The new Opteron processors from AMD feature six processing cores but retain the 40W power draw of their quad-core predecessors.
AMD this weekend introduced a new Opteron series featuring six processing cores and a rather amazing 40W power draw.
As reported over on Maximum PC
, the processors - which are aimed at the same server market as rival Intel's Xeon chips - are designed to be low-power units for use in blade servers and dense rack environments. Impressively, the 40W ACP is the same as the companby's quad-core processors released back in April, meaning that you get an additional two processing cores for free - electrically speaking.
Accusing rival Intel's Xeon chips of ditching features in favour of a lower power draw, AMD's Brant Kerby claims that the low power consumption of the new range does not come at the cost of reduced "memory speed, bus support, hyperthreading, or cache size.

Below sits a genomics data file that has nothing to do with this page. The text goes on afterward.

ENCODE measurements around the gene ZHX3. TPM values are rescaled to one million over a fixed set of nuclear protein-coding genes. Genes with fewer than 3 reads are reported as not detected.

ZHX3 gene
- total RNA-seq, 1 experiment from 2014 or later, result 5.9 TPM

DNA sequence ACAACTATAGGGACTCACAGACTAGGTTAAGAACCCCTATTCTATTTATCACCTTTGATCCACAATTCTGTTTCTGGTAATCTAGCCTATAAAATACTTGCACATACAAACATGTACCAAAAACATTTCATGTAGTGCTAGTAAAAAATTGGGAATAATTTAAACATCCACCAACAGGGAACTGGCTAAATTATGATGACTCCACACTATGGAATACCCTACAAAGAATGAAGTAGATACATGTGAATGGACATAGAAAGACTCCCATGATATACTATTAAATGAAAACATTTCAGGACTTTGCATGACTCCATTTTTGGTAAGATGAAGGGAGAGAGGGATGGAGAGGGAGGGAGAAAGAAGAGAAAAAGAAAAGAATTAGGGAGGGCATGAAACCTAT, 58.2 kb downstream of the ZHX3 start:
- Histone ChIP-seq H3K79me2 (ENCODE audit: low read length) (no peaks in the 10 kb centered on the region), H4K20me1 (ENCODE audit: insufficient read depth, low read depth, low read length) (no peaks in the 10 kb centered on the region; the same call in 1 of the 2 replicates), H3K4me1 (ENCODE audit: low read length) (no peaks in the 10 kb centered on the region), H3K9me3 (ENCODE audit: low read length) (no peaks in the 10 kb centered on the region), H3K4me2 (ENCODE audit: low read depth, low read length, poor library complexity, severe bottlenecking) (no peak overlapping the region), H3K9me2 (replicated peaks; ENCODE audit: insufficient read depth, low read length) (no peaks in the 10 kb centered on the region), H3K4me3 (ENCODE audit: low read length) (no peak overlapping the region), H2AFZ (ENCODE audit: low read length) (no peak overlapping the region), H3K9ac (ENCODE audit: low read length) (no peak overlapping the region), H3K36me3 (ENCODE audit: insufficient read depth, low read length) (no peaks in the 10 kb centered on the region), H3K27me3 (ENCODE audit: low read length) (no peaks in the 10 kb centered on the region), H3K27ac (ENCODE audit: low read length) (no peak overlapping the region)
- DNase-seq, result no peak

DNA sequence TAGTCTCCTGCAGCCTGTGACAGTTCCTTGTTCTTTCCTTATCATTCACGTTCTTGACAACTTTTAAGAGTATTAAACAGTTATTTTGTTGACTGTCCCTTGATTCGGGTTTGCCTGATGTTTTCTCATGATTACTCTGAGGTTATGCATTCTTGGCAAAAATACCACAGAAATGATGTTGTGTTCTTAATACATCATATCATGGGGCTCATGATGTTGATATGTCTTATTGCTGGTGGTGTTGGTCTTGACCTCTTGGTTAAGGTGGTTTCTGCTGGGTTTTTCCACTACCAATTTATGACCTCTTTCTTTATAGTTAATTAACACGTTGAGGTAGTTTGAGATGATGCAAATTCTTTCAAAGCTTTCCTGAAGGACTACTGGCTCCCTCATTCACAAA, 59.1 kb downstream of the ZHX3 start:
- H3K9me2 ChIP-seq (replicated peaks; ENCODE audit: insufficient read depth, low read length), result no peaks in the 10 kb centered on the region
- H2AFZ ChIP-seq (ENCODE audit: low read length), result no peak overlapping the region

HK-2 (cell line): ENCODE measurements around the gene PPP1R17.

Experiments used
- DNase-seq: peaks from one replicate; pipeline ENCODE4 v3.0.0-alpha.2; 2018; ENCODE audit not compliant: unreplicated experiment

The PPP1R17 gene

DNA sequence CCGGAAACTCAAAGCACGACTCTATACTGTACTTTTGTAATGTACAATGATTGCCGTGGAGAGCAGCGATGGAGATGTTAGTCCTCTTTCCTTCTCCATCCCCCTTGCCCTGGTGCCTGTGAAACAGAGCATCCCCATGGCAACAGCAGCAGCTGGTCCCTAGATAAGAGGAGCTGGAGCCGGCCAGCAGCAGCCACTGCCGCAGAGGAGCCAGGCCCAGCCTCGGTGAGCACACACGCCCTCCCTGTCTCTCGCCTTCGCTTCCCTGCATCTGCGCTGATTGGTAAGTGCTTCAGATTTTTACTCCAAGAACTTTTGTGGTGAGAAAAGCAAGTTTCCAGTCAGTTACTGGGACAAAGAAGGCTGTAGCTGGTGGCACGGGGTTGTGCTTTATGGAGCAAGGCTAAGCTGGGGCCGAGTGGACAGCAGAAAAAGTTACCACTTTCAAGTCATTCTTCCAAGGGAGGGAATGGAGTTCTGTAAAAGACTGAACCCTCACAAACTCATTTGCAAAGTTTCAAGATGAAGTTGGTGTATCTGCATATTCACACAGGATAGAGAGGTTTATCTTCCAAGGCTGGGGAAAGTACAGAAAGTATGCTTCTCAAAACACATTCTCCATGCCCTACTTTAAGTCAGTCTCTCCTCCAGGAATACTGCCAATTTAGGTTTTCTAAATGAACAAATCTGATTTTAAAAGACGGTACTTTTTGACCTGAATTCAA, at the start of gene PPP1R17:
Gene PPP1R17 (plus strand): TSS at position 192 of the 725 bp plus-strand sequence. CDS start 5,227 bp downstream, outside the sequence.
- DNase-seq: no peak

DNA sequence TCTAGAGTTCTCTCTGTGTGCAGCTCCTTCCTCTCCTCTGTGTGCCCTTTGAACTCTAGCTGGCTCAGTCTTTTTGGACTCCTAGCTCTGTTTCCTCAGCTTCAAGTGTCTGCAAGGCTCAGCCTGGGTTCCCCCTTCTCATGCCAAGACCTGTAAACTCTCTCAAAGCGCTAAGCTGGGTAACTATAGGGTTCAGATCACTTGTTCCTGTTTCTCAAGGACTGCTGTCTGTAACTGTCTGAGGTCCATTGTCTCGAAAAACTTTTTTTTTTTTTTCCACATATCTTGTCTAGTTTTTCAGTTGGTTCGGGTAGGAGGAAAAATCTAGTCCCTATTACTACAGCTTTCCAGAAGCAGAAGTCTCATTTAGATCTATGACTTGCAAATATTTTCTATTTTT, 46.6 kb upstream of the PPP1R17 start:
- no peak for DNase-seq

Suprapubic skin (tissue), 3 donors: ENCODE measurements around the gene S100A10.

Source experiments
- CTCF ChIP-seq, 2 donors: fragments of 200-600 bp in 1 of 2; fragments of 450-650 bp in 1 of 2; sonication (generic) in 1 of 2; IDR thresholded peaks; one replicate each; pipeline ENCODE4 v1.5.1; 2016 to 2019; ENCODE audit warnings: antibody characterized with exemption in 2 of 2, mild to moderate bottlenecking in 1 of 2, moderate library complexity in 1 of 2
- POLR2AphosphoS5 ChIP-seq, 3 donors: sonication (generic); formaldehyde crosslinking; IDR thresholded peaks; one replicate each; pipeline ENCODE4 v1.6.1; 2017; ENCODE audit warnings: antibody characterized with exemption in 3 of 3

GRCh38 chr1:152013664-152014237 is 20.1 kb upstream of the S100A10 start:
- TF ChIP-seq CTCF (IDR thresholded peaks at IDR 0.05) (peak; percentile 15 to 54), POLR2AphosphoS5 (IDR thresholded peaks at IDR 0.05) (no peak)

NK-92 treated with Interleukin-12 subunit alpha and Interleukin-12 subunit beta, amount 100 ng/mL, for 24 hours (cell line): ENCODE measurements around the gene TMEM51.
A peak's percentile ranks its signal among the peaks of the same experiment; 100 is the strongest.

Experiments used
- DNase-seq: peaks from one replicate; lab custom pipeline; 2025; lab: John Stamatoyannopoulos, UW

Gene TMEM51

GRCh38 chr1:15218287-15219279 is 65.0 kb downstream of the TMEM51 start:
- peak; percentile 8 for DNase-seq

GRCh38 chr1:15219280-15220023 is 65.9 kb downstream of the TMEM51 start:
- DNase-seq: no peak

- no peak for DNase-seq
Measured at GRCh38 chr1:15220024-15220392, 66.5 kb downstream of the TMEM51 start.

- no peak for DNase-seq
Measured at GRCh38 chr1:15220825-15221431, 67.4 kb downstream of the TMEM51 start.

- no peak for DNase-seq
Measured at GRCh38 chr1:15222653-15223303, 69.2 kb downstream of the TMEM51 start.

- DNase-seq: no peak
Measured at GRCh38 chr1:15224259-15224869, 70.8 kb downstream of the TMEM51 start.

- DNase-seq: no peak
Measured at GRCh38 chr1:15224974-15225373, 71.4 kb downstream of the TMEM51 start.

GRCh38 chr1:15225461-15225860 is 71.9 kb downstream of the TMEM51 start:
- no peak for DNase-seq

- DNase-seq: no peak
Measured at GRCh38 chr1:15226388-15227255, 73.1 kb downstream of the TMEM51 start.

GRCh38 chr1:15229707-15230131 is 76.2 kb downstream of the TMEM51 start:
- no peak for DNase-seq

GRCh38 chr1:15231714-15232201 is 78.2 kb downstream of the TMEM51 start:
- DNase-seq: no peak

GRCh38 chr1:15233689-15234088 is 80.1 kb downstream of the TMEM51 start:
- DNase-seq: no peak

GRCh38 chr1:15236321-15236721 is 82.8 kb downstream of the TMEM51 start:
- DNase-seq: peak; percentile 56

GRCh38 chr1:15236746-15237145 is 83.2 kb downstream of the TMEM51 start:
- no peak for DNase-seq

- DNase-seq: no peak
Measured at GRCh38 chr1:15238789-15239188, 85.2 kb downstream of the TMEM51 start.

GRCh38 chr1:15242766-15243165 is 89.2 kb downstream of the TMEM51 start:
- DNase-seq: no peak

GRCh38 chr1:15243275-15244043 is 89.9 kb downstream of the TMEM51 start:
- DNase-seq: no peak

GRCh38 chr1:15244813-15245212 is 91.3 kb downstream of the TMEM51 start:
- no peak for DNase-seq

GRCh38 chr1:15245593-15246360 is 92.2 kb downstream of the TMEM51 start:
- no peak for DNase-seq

The price point of the new chips has not yet been confirmed, but it's the low ACP is thought to come at a premium compared to the company's existing quad-core 40W Opteron units.
The low power draw is indicative of the impressive strides made in processor technology ove the past few years: AMD's director of business development John Mure has pointed out that a mere six years ago single-core chips were drawing 58W, with the new Opteron series coming out at a positively minuscule 6.67W per core.
Where server technology leads, the mainstream will follow: accordingly, 2010 is likely to bring a range of low-power cool-running six-core chips from AMD - and Intel isn't likely to take the challenge lying down.
Does the thought of a six-core chip drawing just 40W fill you with desire, or would you need more details on clock speeds and pricing before you were prepared to be impressed? Share your thoughts over in the forums